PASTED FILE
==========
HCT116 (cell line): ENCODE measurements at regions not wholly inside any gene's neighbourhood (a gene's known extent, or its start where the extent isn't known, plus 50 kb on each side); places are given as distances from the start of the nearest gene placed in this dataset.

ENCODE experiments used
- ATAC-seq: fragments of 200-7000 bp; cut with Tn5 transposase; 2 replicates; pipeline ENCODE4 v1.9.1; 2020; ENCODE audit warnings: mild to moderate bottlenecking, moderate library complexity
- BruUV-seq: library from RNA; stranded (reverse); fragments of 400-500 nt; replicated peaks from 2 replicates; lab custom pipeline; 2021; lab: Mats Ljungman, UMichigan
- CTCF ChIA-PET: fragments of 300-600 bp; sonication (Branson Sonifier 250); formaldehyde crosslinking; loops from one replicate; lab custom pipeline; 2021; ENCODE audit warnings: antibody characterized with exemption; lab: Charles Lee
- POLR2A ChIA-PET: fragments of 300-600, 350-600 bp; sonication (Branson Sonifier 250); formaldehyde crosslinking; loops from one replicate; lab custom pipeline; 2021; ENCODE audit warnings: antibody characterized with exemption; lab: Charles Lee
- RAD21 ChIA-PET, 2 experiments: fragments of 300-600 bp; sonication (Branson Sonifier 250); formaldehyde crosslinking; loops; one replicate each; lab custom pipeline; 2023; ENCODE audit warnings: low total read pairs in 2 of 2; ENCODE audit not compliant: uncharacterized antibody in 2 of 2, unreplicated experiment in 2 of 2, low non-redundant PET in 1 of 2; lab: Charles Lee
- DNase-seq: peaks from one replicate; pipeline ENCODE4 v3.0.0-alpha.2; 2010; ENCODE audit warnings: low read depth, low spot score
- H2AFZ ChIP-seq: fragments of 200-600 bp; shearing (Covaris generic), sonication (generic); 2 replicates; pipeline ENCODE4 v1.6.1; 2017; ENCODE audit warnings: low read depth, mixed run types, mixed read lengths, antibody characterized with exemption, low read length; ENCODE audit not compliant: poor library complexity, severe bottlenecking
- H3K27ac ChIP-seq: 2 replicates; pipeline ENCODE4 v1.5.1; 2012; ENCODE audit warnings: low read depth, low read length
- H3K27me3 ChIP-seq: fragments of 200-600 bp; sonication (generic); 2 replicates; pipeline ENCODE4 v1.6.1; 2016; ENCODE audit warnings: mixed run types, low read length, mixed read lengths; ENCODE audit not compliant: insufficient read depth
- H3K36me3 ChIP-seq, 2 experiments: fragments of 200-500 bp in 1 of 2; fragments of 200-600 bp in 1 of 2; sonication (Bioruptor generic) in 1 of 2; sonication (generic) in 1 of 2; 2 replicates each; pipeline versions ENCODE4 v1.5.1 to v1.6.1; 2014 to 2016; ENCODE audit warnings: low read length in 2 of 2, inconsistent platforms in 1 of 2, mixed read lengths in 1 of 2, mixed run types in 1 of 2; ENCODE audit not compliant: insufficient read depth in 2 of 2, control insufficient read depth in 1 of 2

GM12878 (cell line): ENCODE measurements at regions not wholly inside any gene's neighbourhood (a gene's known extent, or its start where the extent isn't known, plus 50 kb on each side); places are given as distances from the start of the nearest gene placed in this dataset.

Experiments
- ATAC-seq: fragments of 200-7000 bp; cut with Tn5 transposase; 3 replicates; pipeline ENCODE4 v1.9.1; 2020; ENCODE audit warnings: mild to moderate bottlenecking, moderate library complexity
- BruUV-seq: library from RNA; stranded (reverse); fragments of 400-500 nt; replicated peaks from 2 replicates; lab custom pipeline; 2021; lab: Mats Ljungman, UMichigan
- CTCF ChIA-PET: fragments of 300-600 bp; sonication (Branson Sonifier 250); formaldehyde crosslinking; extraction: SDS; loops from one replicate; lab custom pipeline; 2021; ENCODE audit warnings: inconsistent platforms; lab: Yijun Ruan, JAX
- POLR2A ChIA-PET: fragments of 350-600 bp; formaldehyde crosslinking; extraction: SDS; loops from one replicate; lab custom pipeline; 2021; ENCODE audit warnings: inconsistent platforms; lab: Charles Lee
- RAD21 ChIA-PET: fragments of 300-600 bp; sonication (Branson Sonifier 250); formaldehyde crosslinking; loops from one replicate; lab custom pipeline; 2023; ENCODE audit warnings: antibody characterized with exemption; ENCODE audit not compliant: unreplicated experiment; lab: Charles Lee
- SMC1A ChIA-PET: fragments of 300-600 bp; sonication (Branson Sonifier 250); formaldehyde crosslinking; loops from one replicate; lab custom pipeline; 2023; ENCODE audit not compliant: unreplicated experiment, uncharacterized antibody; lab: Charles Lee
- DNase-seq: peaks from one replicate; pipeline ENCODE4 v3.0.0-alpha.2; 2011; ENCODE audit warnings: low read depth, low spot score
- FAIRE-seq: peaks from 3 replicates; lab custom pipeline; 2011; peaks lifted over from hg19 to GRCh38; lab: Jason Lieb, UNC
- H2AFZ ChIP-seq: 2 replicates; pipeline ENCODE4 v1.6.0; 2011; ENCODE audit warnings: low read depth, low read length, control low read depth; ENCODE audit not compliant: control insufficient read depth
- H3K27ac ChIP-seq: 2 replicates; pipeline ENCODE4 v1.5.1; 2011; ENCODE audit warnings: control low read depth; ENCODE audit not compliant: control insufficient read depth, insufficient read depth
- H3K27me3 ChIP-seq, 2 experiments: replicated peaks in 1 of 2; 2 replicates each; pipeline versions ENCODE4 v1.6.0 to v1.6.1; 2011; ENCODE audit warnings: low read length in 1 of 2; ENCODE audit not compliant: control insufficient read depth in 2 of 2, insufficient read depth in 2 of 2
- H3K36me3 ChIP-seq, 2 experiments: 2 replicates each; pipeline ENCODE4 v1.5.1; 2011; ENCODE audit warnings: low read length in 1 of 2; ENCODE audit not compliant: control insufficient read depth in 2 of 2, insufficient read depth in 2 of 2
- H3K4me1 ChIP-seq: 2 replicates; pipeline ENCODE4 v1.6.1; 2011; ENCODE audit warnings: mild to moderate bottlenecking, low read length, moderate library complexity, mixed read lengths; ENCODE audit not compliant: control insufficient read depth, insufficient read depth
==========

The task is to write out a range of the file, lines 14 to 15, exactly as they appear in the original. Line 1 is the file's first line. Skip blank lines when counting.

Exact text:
Experiments
- ATAC-seq: fragments of 200-7000 bp; cut with Tn5 transposase; 3 replicates; pipeline ENCODE4 v1.9.1; 2020; ENCODE audit warnings: mild to moderate bottlenecking, moderate library complexity